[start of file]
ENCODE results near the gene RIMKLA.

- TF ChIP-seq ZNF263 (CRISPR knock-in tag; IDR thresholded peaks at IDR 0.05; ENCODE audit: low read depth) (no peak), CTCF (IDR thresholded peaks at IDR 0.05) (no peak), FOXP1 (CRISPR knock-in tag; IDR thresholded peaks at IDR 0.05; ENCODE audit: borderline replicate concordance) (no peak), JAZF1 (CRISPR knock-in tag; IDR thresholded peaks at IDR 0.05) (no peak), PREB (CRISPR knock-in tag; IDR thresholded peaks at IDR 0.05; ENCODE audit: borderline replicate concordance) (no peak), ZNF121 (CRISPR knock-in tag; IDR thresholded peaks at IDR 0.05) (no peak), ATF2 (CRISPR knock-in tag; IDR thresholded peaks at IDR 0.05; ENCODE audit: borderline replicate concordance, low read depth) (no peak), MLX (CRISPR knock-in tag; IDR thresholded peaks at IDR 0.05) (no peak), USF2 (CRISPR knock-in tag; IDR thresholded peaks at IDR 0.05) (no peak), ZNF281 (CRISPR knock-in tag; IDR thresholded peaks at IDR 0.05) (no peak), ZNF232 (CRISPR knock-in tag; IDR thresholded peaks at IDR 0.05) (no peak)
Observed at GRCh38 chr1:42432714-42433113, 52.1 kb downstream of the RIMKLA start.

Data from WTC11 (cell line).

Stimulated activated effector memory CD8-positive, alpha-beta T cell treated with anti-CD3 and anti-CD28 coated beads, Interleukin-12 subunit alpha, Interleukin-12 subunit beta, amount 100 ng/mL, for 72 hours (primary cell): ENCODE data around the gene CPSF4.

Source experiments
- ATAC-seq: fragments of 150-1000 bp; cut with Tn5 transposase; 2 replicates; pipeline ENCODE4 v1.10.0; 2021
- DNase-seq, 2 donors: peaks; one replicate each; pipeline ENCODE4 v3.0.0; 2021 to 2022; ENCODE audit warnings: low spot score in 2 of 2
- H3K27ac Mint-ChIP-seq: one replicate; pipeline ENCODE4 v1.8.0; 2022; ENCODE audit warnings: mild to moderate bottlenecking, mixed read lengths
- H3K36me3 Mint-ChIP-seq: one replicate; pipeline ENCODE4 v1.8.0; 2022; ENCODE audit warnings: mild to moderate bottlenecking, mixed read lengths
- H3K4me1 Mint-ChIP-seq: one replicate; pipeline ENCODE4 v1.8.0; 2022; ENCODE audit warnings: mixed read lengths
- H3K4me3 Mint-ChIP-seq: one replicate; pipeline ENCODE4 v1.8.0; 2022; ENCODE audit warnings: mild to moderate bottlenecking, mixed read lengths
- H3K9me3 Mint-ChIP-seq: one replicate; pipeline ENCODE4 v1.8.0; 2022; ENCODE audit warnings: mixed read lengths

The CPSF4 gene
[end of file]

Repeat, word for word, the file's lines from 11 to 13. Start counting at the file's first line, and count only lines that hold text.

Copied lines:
- H3K4me1 Mint-ChIP-seq: one replicate; pipeline ENCODE4 v1.8.0; 2022; ENCODE audit warnings: mixed read lengths
- H3K4me3 Mint-ChIP-seq: one replicate; pipeline ENCODE4 v1.8.0; 2022; ENCODE audit warnings: mild to moderate bottlenecking, mixed read lengths
- H3K9me3 Mint-ChIP-seq: one replicate; pipeline ENCODE4 v1.8.0; 2022; ENCODE audit warnings: mixed read lengths